4. A method for canceling phase modulated noise in a phase modulation cancellation system having a phase detector fed by a portion of an input signal, an electronically controllable phase modulator fed by another portion of the input signal as a first input signal to the electronically controllable phase modulator, and a feedback phase shifter fed by an output from the phase cancellation system for changing the phase shift of the signal fed thereto in accordance with a control signal, such phase shifted signal being fed as a second input signal to the electronically controllable phase modulator, comprising the steps of:
(a) during a calibration mode:
(i) setting an initial value for the feedback phase shifter with the control signal;
(ii) sequentially changing phase shift with the control signal while measuring a voltage produced by the phase detector to control the phase shift provided by the electronically controllable phase modulator to the signal fed thereto;
(iii) determining when the voltage produced by the phase detector passes through a predetermined level with a predetermined slope polarity; and
(b) during a subsequent normal operating mode, setting the phase detector to such value as a nominal operating point.
5. Apparatus for canceling noise in an amplifier, comprising:
an amplitude modulation cancellation feedback loop, fed by a signal representative of a predetermined amplifier operating point slightly less than amplifier saturation, for determining, during an amplitude modulation calibration mode, an nominal amplifier input signal level to drive the amplifier to such predetermined operating point;
a phase modulation cancellation loop, including a phase detector fed by a portion of the signal fed to the amplifier and a portion of the amplifier output, for determining, during a phase modulation calibration mode, a nominal phase modulation cancellation phase shift;
an amplitude level control feedback loop, response to detected noise power in the signal fed to the amplifier for adjusting the level such amplifier input signal accordance with such detected power and with the amplifier operating about the nominal amplifier input signal level determined during the amplitude modulation cancellation phase and with the phase provided to the input signal being changed about the nominal phase modulation cancellation phase shift determined during the phase modulation calibration mode.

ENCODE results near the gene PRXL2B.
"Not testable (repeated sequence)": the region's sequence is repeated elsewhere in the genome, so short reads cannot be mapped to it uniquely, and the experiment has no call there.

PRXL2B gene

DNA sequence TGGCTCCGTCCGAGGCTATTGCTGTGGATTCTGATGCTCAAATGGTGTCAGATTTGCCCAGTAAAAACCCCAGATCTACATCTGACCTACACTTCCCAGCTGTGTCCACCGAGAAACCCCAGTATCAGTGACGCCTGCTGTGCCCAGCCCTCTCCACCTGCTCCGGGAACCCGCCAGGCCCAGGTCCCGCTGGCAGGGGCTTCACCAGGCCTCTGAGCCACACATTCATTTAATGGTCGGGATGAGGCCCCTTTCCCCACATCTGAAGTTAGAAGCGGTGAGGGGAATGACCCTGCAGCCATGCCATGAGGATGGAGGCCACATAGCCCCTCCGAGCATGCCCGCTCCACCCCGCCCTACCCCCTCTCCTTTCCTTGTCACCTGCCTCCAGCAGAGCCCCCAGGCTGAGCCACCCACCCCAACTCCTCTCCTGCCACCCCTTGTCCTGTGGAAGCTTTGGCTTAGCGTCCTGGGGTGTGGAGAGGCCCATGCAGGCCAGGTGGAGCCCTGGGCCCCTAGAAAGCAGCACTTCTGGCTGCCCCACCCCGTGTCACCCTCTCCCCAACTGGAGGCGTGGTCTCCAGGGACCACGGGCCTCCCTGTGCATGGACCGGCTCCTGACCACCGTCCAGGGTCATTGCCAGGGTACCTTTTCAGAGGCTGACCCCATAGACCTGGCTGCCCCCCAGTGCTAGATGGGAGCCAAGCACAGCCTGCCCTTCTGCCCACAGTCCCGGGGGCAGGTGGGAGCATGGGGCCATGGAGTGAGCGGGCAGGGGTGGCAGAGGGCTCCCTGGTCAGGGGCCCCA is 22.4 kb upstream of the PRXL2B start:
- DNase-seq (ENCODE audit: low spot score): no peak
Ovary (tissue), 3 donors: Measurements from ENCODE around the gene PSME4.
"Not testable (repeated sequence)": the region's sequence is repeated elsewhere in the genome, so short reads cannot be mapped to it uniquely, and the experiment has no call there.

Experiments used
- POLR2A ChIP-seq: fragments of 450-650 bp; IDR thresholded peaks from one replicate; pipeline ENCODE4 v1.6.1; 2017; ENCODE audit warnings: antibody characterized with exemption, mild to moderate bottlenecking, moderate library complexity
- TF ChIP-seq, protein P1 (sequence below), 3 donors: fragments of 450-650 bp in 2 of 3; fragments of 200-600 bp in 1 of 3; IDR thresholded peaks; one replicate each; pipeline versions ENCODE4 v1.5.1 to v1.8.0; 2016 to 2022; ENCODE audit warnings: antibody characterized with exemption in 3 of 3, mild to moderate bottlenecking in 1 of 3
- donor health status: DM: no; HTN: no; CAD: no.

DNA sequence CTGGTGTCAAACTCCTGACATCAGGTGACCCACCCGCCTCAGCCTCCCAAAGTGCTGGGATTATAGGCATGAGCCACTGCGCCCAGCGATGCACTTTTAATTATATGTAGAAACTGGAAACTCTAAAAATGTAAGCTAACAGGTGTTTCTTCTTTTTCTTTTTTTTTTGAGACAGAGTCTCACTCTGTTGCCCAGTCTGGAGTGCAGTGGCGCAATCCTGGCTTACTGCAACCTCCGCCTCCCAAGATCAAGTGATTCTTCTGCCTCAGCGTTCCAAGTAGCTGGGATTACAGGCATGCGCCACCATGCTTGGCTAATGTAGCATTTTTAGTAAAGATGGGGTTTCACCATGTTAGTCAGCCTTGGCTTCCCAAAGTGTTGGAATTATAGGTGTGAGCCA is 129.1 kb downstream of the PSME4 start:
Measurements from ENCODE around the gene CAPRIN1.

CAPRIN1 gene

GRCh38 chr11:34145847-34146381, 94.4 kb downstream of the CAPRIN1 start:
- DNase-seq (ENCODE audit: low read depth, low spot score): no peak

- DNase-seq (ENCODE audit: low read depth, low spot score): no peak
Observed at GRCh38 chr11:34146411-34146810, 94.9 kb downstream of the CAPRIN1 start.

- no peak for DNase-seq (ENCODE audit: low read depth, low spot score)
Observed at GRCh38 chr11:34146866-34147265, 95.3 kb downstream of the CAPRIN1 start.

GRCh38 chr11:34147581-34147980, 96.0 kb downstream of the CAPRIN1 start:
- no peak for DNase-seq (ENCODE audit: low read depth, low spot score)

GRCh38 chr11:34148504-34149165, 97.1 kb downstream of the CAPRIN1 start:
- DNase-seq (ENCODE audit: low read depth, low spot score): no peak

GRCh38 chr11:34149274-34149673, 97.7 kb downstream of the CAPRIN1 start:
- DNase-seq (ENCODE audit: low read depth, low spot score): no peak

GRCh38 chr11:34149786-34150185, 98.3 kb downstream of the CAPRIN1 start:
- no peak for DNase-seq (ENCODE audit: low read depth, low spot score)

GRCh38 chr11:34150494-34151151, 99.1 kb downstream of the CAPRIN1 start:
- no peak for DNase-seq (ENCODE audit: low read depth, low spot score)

6. The apparatus recited in claim 5 wherein the amplifier is a radio frequency amplifier.
7. The apparatus recited in claim 6 wherein the radio frequency amplifier is a travelling wave tube amplifier.
8. Apparatus for canceling amplitude modulation noise at an output of an amplifier, comprising:
an amplitude modulation cancellation feedback loop, fed by a signal representative of a predetermined amplifier operating point slightly less than amplifier saturation, for determining, during an amplitude modulation calibration mode, an nominal amplifier input signal level to drive the amplifier to such predetermined operating point;
an amplitude level control feedback loop, response to detected noise power a signal fed to the amplifier for adjusting the level of such amplifier input signal in accordance with such detected power and with the amplifier operating about the nominal amplifier input signal level determined during the amplitude modulation cancellation phase.
9. The apparatus recited in claim 8 wherein the amplifier is a radio frequency amplifier.
10. The apparatus recited in claim 9 wherein the radio frequency amplifier is a travelling wave tube amplifier.
11. A radar transmitter, comprising;
a radio frequency local oscillator for producing a radio frequency signal;
a phase modulator fed by a portion of the radio frequency signal;
a phase detector fed by a portion of the radio frequency signal, such phase detector producing an output to control the phase modulator;
an first electronically controlled variable attenuator fed by the phase modulator;
an amplifier fed the attenuator;
a differencing amplifier fed by a portion of a signal produced by the amplifier and a reference voltage;
a second electronically controllable variable attenuator fed by a portion of the signal produced by the amplifier;
a travelling wave tube amplifier, fed by the second electronically controllable variable attenuator;
a detector fed by a portion of the signal produced by the amplifier;
an electronically controllable phase shifter fed by a portion of the signal produced by the amplifier, such phase shifter feeding the phase detector;
a microcontroller;
a first switch controllable by the microcontroller for selectively coupling the output of the detector to the microcontroller during an amplitude modulation calibration mode, such microcontroller producing the reference level for a subsequent phase modulation noise calibration mode and a then subsequent normal operating mode, such first switch decoupling the detector from the microcontroller during the phase modulation mode and the normal operating mode;